I wrote this blog over a month ago, but I was too scared to post it! I wondered whether it was too ‘deep’ or perhaps too personal. However, a wonderful friend convinced me that it could be a useful read for others – I hope you enjoy it, and apologies for the delay!
2019 was the most challenging year of my life with regards to my mental health (I won’t go into detail as I have written a couple of blogs about this). I feel incredibly grateful to be at a stage where I am now managing my PTSD and anxiety a lot more effectively, using a combination of therapy, medication, exercise, and having open, honest conversations.
I’m oddly grateful for my mental health struggles. I have gained strength and resilience, and a fierce determination for the year, and decade, ahead.
I have also seen the dark side of our mental health system, subject to brutal cuts, huge demand and dangerously long waiting times. This has pushed me into becoming a mental health advocate, sharing my story and fighting against an underfunded system.
I’m writing this from a pretty good place (mentally, not physically, as I’m currently writing this sitting on a bench just round the corner from Sam’s 99p store). I still experience some intense periods of poor mental health, but they are far less frequent and significantly easier to deal with.
So, my key learnings and general thoughts from the past year are as follows…
1. You can take time for yourself. You SHOULD take time for yourself and stop feeling guilty about it.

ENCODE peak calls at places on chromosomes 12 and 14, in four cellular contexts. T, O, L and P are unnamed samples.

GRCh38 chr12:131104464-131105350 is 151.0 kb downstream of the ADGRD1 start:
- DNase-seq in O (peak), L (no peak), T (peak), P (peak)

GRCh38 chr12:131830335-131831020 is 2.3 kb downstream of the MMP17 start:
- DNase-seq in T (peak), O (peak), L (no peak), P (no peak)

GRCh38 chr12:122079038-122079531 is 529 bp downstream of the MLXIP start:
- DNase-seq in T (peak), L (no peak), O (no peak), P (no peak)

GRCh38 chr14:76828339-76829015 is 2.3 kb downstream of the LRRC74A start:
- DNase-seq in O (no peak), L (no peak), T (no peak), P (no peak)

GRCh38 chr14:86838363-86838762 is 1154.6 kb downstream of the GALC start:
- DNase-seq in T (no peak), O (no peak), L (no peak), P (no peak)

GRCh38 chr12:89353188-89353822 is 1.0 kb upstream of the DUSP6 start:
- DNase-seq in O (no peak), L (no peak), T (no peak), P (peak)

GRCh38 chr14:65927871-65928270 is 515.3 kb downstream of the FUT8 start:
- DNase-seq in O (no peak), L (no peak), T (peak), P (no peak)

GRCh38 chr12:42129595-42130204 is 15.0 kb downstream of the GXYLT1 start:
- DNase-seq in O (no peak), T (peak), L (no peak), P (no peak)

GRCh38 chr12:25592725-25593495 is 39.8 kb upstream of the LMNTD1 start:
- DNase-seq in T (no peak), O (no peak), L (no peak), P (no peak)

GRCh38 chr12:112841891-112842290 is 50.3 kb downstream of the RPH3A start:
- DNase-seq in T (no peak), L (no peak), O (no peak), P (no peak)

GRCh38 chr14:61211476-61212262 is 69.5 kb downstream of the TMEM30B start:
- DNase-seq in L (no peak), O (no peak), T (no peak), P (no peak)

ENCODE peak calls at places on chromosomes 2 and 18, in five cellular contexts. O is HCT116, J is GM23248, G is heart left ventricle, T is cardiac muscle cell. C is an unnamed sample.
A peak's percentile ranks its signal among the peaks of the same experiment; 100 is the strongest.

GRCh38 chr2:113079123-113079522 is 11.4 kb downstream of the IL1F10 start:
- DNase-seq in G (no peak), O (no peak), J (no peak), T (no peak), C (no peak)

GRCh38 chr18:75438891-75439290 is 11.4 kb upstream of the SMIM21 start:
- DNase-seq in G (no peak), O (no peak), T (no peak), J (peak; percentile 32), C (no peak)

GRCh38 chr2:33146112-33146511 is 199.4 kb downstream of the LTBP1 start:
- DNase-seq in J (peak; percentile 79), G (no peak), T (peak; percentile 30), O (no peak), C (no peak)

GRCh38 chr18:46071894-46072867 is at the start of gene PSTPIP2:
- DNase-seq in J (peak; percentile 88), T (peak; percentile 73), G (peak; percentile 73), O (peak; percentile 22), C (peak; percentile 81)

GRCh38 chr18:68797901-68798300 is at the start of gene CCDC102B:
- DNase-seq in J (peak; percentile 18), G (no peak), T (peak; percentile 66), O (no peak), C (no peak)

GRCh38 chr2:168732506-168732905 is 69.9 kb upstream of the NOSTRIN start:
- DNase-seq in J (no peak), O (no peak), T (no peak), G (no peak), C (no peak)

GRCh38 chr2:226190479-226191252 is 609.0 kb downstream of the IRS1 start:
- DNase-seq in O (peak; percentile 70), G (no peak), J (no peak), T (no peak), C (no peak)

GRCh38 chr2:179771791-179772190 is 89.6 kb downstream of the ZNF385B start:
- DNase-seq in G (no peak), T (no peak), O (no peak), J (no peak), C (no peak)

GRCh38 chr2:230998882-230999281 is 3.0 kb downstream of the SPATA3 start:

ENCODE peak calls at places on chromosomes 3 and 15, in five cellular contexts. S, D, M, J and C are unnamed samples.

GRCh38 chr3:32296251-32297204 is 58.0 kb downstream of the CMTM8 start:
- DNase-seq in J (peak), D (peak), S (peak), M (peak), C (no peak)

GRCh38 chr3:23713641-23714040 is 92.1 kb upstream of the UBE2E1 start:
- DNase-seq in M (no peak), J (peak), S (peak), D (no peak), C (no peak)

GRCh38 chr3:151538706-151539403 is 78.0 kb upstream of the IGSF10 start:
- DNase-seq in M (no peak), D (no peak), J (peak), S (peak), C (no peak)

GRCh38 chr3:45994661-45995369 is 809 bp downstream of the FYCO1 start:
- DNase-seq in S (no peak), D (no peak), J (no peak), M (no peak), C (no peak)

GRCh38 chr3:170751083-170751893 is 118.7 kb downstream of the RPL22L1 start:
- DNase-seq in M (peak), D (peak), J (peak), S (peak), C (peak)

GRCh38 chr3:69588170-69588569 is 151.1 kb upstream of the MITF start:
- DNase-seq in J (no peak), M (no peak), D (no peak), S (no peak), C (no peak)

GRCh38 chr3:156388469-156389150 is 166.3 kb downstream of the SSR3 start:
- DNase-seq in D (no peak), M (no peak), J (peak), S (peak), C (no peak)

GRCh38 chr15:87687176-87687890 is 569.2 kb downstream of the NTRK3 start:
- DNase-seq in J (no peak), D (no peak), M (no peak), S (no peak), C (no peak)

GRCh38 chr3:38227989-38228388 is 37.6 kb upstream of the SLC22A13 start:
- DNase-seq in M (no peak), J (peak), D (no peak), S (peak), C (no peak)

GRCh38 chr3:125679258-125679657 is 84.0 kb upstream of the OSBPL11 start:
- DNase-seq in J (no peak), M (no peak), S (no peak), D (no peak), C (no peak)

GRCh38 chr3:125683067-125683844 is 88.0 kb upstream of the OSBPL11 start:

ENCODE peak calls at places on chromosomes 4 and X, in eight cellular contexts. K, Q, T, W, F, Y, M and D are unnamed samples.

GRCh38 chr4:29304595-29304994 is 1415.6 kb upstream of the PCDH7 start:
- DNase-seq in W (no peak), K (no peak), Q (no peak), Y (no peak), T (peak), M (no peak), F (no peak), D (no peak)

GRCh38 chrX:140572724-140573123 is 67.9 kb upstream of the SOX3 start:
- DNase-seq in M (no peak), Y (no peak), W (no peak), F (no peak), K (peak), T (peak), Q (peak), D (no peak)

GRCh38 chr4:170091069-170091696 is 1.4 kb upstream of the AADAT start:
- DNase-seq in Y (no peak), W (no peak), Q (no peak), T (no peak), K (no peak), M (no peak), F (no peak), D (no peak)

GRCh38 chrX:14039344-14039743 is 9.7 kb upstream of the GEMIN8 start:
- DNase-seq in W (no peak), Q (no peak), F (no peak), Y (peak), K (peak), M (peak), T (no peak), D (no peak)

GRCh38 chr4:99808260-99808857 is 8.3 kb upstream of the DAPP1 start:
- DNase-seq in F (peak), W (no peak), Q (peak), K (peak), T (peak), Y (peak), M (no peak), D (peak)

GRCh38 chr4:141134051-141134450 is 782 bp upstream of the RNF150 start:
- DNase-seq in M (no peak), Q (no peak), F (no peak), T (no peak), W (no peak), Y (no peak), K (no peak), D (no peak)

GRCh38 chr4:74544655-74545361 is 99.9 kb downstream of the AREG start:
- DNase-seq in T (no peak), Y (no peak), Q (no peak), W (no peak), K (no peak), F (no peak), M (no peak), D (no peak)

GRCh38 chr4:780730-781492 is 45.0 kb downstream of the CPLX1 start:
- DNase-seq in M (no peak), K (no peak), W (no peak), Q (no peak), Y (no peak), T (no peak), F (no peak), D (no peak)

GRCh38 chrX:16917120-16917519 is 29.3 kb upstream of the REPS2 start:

2. Saying that… self-care, as a concept, is becoming increasingly problematic.
Self-care has become commercialised, and this commercialised self-care tells us to spend £50 on a face cream or buy a vanilla latte with soymilk.
We need to take a step back and think about what self-care is and what self-care is not. For me, self-care is any activity that has a strong focus on my mental and/or physical health. It isn’t a complex morning routine or a 2-hour meditation session. It’s the simple things; trying to get at least 8 hours sleep, taking my medication, running, swimming, cycling, eating ridiculous amounts of peanut butter.
3. ‘Toxic’ friendships can be avoided/terminated/managed.
Side note – Toxic was Oxford’s word of the year in 2018, and it’s still a massive buzzword. The phrase ‘toxic friendship’ is overused, cliché and quite frankly irritating – but I can’t think of a better way to capture what I’m trying to convey!
These types of friendships can be detrimental to our mental health, and it’s important to remember that not all friendships are obligatory. I wouldn’t go so far as to say that I’ve had any ‘toxic’ friendships, but I’ve certainly had (and still do have) troubled friendships.
I think this ultimately boils down to respect; if you do not have mutual respect for one another, you may not have a healthy friendship. Some friendships require physical and emotional boundaries, but when you realise that a friend doesn’t respect you it may be time to walk away.
4. On a more light-hearted note, over the past year I’ve discovered that I’m pretty good at baking! I make a banging lemon drizzle cake. And a banging madeira cake. AND a banging raspberry bakewell cake. (Thank you, Delia, for all of the above).
I’m not going to sugar-coat it – 2019 was challenging and beautiful and rewarding and terrifying. I’m proud of my achievements, particularly buying my lovely little flat and running a sub 4-hour marathon – but most importantly, I’m just grateful to be surrounded by so many wonderful, inspirational people.
Alllllll the gratitude going into 2020!